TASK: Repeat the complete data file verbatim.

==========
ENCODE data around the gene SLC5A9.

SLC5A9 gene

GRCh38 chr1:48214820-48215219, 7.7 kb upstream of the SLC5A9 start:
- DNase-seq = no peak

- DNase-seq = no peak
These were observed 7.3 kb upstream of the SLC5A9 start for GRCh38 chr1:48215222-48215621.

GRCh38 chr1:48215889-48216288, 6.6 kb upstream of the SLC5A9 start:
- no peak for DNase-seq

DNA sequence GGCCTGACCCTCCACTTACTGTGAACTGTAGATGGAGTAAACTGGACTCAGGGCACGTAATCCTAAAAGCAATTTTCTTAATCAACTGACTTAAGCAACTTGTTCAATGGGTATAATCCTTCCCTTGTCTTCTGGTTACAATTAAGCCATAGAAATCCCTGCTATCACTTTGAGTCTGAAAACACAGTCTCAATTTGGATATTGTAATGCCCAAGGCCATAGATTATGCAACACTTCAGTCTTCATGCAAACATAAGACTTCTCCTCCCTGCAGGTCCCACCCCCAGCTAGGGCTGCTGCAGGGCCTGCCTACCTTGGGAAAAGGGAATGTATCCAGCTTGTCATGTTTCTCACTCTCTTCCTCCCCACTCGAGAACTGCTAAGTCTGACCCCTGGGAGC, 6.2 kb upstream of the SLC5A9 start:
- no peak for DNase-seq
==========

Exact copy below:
ENCODE data around the gene SLC5A9.

SLC5A9 gene

GRCh38 chr1:48214820-48215219, 7.7 kb upstream of the SLC5A9 start:
- DNase-seq = no peak

- DNase-seq = no peak
These were observed 7.3 kb upstream of the SLC5A9 start for GRCh38 chr1:48215222-48215621.

GRCh38 chr1:48215889-48216288, 6.6 kb upstream of the SLC5A9 start:
- no peak for DNase-seq

DNA sequence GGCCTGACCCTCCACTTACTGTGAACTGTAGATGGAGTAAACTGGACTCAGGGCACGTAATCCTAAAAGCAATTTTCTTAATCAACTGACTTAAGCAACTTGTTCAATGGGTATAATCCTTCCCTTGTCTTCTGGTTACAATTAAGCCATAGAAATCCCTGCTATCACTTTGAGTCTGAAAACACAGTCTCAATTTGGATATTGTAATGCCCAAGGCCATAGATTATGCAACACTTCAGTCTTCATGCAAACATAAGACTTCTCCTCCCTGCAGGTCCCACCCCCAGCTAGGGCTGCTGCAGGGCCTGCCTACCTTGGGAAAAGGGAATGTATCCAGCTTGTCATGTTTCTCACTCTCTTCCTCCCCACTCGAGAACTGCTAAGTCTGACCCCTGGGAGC, 6.2 kb upstream of the SLC5A9 start:
- no peak for DNase-seq